• Recent work examining the practice of anaesthesia has resulted in dramatic reductions in carbon emissions from anaesthetic gases as well as improvements in the solid waste stream; however the potential aquatic impacts remain relatively unexplored. Given the benefits that pharmaceuticals confer in anaesthesia, potential strategies to mitigate their environmental impact must be directed to prevent, reduce, and manage their use without compromising patient care.

During the pandemic we have repeatedly heard the phrase “We will be led by the science”. Science drives policy, but despite science, policy development and regulation can take more than a generation to have an impact. So what are we to do in the meantime to reduce risk for human and environmental health from our clinical practice? The current year-on-year increase in the use of medicines means that while we are trying our best to make our patients healthier, we are potentially making our planet sicker. The NHS across the UK has committed to net zero healthcare with respect to carbon emissions – but shouldn’t we also be committing to net zero pollution and net zero harm to biodiversity?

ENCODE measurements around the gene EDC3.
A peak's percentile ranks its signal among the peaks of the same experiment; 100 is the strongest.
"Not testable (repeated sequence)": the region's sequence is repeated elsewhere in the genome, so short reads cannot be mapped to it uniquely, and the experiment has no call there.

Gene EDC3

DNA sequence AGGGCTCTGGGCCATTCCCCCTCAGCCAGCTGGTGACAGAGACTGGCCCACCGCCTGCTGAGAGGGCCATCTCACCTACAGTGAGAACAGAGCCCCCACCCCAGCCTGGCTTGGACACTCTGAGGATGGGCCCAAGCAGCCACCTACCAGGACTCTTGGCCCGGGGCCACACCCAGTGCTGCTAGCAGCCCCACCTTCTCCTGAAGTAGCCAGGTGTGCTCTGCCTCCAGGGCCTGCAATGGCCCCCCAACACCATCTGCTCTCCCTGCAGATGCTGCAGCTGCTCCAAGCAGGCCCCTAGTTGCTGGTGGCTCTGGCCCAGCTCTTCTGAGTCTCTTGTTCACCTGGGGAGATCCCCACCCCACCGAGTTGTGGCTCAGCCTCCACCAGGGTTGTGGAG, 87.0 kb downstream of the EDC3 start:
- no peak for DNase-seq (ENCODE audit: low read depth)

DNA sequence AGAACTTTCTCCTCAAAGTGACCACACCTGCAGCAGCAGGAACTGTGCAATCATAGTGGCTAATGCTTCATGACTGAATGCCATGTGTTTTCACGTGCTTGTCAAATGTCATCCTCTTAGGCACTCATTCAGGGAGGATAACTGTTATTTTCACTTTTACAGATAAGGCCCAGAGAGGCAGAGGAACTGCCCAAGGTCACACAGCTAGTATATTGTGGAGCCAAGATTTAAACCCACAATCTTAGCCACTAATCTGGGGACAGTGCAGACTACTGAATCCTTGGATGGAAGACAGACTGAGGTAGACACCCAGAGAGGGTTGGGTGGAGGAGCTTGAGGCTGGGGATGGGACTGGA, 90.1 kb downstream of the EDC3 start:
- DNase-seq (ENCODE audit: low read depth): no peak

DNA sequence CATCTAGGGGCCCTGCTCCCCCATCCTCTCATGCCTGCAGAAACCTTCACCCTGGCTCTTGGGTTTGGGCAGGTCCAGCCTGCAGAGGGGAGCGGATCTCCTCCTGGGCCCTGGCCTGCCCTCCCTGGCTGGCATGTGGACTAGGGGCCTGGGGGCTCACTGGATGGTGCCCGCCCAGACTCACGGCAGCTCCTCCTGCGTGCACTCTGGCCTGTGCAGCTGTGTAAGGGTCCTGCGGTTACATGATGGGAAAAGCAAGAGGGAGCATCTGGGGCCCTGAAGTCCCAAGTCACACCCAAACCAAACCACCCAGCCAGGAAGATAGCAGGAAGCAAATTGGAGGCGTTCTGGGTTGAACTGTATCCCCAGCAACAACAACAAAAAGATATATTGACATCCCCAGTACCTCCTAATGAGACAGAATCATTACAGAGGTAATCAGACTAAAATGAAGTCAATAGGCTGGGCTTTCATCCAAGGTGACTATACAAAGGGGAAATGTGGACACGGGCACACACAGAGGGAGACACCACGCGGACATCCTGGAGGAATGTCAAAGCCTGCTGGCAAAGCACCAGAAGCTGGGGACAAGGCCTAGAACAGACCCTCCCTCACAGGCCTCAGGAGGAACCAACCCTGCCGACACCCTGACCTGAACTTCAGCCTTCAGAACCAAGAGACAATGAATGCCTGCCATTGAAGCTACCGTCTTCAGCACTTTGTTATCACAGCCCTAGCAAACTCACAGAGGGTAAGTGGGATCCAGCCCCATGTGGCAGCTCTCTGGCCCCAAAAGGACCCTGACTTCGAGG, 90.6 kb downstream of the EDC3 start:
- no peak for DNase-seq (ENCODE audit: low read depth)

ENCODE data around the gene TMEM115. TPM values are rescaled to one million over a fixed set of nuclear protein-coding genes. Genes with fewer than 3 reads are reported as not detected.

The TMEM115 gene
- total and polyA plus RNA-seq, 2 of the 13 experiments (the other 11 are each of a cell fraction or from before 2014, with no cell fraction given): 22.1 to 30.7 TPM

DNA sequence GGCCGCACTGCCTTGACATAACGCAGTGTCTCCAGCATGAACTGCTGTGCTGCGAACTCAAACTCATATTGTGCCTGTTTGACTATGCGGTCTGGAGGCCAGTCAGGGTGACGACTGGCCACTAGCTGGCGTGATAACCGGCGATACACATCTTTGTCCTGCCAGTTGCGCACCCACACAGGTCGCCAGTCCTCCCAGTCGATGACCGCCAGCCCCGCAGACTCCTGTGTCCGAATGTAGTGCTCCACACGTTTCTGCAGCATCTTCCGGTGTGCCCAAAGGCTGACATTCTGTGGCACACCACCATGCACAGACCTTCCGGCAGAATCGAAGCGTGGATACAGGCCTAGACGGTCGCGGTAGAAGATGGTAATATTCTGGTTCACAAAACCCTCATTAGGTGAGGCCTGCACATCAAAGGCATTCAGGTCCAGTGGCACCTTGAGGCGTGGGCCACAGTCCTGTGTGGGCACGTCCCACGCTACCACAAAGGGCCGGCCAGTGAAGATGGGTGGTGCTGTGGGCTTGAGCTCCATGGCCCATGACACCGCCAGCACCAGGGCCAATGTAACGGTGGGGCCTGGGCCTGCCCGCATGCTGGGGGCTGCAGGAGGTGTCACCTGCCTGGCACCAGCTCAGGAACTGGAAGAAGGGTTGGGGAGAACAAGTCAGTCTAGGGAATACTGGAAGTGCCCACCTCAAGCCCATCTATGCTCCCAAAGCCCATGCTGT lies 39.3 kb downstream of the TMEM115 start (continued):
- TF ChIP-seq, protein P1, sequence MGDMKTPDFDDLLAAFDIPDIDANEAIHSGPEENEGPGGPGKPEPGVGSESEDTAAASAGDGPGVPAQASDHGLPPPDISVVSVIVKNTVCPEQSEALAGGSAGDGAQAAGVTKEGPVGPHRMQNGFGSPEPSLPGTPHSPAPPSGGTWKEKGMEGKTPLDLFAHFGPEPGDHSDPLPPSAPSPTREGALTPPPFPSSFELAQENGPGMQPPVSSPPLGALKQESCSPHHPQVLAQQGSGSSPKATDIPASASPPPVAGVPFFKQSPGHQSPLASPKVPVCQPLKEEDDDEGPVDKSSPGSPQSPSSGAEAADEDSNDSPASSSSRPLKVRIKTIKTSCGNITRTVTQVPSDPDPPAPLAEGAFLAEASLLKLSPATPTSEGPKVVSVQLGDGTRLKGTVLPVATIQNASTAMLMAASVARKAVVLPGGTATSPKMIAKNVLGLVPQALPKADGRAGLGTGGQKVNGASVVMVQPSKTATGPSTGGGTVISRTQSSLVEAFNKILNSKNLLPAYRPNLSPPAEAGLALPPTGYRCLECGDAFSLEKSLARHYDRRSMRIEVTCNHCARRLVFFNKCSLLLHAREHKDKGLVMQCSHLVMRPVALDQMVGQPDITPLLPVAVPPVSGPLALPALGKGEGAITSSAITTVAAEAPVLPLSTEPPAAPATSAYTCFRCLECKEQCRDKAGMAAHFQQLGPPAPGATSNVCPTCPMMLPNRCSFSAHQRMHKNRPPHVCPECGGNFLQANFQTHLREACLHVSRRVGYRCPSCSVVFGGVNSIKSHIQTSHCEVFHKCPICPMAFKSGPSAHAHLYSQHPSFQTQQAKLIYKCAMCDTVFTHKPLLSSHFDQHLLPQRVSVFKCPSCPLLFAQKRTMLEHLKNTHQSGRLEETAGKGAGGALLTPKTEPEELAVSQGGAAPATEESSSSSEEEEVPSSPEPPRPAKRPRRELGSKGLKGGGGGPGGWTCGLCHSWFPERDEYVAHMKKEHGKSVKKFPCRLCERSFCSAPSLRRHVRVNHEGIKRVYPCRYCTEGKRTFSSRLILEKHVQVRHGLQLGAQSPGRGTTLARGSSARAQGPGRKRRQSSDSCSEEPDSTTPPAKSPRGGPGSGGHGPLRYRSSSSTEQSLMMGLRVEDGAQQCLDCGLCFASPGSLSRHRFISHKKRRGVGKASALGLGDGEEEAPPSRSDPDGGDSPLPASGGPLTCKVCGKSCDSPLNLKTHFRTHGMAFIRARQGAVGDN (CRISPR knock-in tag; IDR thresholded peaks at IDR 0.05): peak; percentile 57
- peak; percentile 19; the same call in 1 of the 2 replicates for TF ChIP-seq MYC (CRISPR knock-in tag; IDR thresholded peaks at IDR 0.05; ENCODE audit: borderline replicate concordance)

This is the vision of the One Health Breakthrough Partnership, a unique collaboration between Scottish Water, the Scottish Environment Protection Agency, the Environmental Research Institute of the University of the Highlands and Islands and NHS Highland [13]. Together, we have a vision for a Highlands where non-toxic and sustainable healthcare is delivered. We are working together, sharing skills, data and perspectives, to reduce the impact of pharmaceuticals in the environment and slow the rise of antimicrobial resistance. While the evidence grows we are working using a precautionary principle, taking a public health upstream approach and using this as an opportunity to improve healthcare while reducing the load of pharmaceuticals on the environment. We are taking a ‘realistic medicine’ approach to the use of medicines, asking the patient “What matters to you?” (it may not always be that they want a medicine), and educating the public on the environmental effects of medicines and how to dispose of medicines waste. We are also educating clinicians across all professions, and ‘greening’ our formulary to offer prescribers less toxic choices that work for patients and the environment.